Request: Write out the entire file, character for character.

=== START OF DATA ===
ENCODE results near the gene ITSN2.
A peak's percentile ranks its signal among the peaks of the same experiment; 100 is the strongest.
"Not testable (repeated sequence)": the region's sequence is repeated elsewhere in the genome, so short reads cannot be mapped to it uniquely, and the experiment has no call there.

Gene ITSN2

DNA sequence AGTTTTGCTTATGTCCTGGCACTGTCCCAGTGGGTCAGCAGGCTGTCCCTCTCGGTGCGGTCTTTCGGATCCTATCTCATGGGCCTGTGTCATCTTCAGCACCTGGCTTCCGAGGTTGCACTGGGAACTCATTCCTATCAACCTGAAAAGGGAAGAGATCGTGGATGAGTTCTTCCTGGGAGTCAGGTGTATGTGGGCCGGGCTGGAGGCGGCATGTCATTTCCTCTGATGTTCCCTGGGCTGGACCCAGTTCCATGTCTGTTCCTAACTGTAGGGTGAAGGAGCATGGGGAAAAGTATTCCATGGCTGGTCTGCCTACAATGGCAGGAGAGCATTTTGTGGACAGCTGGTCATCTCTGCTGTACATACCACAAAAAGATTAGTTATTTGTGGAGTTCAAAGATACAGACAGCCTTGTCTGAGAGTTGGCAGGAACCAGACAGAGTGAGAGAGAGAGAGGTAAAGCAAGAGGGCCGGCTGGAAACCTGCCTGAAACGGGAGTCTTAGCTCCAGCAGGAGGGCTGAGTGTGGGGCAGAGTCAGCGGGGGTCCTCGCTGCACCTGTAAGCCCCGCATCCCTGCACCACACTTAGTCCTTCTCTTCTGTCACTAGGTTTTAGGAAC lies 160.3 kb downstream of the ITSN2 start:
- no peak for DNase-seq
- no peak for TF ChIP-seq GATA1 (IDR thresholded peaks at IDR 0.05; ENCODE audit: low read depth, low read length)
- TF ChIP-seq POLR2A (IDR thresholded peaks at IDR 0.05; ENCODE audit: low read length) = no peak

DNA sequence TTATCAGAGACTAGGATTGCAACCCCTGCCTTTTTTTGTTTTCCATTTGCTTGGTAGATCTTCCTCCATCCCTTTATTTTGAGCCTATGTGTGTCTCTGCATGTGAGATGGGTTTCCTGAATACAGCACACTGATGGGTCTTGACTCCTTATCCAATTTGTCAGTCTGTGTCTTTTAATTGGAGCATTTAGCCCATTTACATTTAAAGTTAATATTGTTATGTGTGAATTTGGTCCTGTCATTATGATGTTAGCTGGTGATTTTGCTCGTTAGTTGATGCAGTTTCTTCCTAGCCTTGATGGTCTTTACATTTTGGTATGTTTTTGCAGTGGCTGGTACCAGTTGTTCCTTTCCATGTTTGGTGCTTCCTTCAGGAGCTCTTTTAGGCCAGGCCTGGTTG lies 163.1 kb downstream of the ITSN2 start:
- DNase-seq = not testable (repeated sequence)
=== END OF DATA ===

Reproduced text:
ENCODE results near the gene ITSN2.
A peak's percentile ranks its signal among the peaks of the same experiment; 100 is the strongest.
"Not testable (repeated sequence)": the region's sequence is repeated elsewhere in the genome, so short reads cannot be mapped to it uniquely, and the experiment has no call there.

Gene ITSN2

DNA sequence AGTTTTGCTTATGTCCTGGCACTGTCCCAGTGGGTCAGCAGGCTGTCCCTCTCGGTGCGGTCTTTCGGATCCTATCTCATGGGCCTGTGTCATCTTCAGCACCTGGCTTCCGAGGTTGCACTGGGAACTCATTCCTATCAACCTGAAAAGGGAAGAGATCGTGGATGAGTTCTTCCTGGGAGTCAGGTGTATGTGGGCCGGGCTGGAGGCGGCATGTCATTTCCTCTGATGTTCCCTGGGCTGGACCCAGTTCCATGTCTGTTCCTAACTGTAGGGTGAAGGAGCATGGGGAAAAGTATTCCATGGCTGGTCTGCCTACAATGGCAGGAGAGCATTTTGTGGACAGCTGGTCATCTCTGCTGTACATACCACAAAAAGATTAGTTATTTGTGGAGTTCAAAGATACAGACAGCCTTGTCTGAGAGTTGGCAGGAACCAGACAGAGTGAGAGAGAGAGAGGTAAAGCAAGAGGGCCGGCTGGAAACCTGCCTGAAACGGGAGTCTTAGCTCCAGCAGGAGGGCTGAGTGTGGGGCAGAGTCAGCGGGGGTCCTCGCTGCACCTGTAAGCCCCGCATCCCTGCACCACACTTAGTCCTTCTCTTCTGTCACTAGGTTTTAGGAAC lies 160.3 kb downstream of the ITSN2 start:
- no peak for DNase-seq
- no peak for TF ChIP-seq GATA1 (IDR thresholded peaks at IDR 0.05; ENCODE audit: low read depth, low read length)
- TF ChIP-seq POLR2A (IDR thresholded peaks at IDR 0.05; ENCODE audit: low read length) = no peak

DNA sequence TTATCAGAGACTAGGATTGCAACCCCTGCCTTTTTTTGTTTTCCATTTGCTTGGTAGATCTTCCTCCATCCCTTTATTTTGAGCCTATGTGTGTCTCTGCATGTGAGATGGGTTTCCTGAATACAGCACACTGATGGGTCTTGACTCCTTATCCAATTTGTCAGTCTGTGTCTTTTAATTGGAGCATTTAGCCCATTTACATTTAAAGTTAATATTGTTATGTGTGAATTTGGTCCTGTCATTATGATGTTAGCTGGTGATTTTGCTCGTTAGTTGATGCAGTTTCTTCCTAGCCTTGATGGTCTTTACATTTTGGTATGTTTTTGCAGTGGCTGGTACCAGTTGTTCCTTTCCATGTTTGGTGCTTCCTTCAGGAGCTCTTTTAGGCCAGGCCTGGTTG lies 163.1 kb downstream of the ITSN2 start:
- DNase-seq = not testable (repeated sequence)